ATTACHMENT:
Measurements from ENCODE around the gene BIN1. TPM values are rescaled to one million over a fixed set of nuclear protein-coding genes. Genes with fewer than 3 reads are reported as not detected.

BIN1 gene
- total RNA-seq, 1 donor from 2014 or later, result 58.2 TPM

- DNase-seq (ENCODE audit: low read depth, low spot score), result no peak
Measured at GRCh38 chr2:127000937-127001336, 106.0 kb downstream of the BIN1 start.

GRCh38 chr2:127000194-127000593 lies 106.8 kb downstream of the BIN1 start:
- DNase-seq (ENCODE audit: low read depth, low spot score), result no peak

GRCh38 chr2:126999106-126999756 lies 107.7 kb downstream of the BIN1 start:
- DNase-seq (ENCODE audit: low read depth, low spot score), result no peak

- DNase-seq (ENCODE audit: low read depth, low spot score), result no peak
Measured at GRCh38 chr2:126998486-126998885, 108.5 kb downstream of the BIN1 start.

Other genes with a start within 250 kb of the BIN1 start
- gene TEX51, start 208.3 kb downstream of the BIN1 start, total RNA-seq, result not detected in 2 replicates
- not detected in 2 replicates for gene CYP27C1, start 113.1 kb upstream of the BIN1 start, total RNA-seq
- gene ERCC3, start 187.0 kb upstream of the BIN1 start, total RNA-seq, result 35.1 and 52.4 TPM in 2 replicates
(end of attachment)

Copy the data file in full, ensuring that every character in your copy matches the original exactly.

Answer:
Measurements from ENCODE around the gene BIN1. TPM values are rescaled to one million over a fixed set of nuclear protein-coding genes. Genes with fewer than 3 reads are reported as not detected.

BIN1 gene
- total RNA-seq, 1 donor from 2014 or later, result 58.2 TPM

- DNase-seq (ENCODE audit: low read depth, low spot score), result no peak
Measured at GRCh38 chr2:127000937-127001336, 106.0 kb downstream of the BIN1 start.

GRCh38 chr2:127000194-127000593 lies 106.8 kb downstream of the BIN1 start:
- DNase-seq (ENCODE audit: low read depth, low spot score), result no peak

GRCh38 chr2:126999106-126999756 lies 107.7 kb downstream of the BIN1 start:
- DNase-seq (ENCODE audit: low read depth, low spot score), result no peak

- DNase-seq (ENCODE audit: low read depth, low spot score), result no peak
Measured at GRCh38 chr2:126998486-126998885, 108.5 kb downstream of the BIN1 start.

Other genes with a start within 250 kb of the BIN1 start
- gene TEX51, start 208.3 kb downstream of the BIN1 start, total RNA-seq, result not detected in 2 replicates
- not detected in 2 replicates for gene CYP27C1, start 113.1 kb upstream of the BIN1 start, total RNA-seq
- gene ERCC3, start 187.0 kb upstream of the BIN1 start, total RNA-seq, result 35.1 and 52.4 TPM in 2 replicates